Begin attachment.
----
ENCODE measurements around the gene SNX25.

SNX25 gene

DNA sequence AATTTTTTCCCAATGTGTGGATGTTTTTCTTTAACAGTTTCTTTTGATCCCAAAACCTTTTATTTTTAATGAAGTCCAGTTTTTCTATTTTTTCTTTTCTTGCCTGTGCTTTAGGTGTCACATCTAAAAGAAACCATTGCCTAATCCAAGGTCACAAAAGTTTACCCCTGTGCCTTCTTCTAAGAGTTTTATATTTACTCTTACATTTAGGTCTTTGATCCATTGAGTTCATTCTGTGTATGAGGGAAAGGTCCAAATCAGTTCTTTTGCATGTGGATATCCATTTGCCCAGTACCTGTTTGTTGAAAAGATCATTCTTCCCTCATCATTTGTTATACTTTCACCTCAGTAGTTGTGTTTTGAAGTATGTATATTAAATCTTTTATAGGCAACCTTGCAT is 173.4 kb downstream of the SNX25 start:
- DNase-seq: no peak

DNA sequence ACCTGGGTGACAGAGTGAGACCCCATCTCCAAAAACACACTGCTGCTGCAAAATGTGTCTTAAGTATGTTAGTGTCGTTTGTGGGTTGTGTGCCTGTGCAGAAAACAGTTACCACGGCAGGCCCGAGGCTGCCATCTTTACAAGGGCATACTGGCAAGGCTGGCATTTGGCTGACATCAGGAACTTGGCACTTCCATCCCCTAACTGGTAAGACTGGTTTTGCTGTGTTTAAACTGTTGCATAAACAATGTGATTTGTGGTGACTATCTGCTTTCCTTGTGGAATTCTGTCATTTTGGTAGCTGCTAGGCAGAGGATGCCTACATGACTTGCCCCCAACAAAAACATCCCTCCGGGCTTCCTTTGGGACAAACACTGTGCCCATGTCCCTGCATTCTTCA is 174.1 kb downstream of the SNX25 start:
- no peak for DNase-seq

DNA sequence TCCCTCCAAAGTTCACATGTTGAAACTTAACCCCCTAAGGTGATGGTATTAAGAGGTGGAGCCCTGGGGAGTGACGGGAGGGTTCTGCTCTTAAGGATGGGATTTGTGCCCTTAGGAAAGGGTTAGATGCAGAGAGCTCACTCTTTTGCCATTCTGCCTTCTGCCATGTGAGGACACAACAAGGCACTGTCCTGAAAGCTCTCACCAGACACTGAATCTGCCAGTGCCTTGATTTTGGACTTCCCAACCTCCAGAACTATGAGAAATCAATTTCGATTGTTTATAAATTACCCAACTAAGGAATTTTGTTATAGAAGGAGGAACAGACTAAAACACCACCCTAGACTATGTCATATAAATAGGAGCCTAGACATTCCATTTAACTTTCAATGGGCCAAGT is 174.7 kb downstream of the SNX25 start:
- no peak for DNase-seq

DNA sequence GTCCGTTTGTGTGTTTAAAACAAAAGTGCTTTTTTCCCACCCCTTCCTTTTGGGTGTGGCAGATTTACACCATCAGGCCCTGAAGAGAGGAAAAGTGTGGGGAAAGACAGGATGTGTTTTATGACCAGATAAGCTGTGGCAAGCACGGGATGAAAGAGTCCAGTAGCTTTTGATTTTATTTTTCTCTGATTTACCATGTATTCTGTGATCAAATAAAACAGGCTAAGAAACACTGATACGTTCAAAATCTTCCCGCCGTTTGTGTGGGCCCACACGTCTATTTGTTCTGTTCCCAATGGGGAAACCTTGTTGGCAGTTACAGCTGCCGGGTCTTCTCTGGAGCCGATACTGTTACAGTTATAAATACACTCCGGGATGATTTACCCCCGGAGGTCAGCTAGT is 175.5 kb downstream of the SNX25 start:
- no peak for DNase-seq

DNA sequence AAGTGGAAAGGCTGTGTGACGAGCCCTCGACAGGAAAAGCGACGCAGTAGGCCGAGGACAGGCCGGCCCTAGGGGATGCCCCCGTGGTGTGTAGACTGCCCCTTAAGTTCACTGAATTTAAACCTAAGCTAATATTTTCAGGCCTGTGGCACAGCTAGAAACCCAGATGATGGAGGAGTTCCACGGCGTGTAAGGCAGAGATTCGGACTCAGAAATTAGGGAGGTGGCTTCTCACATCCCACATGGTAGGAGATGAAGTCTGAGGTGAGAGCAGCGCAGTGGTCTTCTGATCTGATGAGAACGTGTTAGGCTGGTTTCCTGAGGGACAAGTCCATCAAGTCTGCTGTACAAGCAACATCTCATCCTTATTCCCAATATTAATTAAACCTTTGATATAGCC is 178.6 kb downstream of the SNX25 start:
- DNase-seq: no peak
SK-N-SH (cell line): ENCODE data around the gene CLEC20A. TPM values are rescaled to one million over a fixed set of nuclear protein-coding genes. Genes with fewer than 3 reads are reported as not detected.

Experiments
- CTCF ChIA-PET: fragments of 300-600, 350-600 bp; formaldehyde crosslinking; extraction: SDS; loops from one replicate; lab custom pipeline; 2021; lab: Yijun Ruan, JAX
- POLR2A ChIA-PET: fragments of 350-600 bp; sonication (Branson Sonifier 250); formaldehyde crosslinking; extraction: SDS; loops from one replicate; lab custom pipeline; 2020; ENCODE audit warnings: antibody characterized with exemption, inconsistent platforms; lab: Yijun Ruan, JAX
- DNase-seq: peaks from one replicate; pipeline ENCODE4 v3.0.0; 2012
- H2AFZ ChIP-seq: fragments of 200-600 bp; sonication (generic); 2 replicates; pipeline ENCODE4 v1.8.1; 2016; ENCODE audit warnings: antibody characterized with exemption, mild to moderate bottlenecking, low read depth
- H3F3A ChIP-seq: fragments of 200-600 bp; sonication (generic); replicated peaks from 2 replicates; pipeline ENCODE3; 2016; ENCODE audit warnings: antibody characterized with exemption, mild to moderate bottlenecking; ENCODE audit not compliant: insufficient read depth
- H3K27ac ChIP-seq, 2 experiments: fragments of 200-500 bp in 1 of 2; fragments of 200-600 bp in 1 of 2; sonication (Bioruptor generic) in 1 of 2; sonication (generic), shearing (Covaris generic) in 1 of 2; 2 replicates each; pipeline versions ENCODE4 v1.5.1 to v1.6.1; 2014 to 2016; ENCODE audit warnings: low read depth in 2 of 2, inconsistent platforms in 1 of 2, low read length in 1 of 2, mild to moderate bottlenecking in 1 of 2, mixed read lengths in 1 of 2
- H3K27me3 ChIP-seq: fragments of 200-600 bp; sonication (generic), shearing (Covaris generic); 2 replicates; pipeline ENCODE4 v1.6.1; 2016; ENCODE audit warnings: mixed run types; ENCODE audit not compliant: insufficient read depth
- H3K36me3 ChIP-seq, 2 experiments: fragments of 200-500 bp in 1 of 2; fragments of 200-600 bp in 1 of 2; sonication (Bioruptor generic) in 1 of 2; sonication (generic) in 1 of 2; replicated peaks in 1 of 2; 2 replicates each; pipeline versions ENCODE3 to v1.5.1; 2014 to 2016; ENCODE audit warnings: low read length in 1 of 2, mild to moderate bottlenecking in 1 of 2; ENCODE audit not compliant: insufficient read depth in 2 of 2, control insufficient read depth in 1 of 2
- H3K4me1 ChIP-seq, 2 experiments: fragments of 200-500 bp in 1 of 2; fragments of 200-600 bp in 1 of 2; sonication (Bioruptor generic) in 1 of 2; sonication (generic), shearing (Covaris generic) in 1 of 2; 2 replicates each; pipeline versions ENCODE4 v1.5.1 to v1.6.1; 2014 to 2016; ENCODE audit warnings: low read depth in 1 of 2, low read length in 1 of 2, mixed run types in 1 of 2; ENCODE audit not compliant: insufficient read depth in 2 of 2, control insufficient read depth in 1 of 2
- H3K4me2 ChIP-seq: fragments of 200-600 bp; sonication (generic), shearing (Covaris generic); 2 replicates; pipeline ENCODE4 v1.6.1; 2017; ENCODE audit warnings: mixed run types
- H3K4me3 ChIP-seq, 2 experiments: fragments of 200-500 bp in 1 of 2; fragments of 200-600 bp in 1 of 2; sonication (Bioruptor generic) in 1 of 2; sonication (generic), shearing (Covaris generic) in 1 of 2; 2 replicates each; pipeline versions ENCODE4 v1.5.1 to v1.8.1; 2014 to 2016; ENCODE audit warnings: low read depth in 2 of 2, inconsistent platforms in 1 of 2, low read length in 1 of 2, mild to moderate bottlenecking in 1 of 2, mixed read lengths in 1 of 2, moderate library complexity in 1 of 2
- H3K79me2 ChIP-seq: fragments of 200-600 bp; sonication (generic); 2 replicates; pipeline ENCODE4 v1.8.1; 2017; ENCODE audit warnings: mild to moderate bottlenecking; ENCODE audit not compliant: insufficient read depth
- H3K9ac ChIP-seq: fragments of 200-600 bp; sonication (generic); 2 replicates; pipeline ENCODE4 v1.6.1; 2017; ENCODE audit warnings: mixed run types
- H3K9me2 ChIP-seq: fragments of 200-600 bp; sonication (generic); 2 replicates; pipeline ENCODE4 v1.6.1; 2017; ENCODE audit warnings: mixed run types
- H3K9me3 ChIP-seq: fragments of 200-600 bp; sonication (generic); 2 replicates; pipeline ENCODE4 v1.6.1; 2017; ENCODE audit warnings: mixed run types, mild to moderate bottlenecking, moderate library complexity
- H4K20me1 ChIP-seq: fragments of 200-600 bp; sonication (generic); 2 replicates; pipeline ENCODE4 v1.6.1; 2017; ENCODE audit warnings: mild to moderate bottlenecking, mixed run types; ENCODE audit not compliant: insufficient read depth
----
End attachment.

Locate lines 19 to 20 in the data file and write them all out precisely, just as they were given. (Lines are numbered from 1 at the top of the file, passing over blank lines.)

- H3F3A ChIP-seq: fragments of 200-600 bp; sonication (generic); replicated peaks from 2 replicates; pipeline ENCODE3; 2016; ENCODE audit warnings: antibody characterized with exemption, mild to moderate bottlenecking; ENCODE audit not compliant: insufficient read depth
- H3K27ac ChIP-seq, 2 experiments: fragments of 200-500 bp in 1 of 2; fragments of 200-600 bp in 1 of 2; sonication (Bioruptor generic) in 1 of 2; sonication (generic), shearing (Covaris generic) in 1 of 2; 2 replicates each; pipeline versions ENCODE4 v1.5.1 to v1.6.1; 2014 to 2016; ENCODE audit warnings: low read depth in 2 of 2, inconsistent platforms in 1 of 2, low read length in 1 of 2, mild to moderate bottlenecking in 1 of 2, mixed read lengths in 1 of 2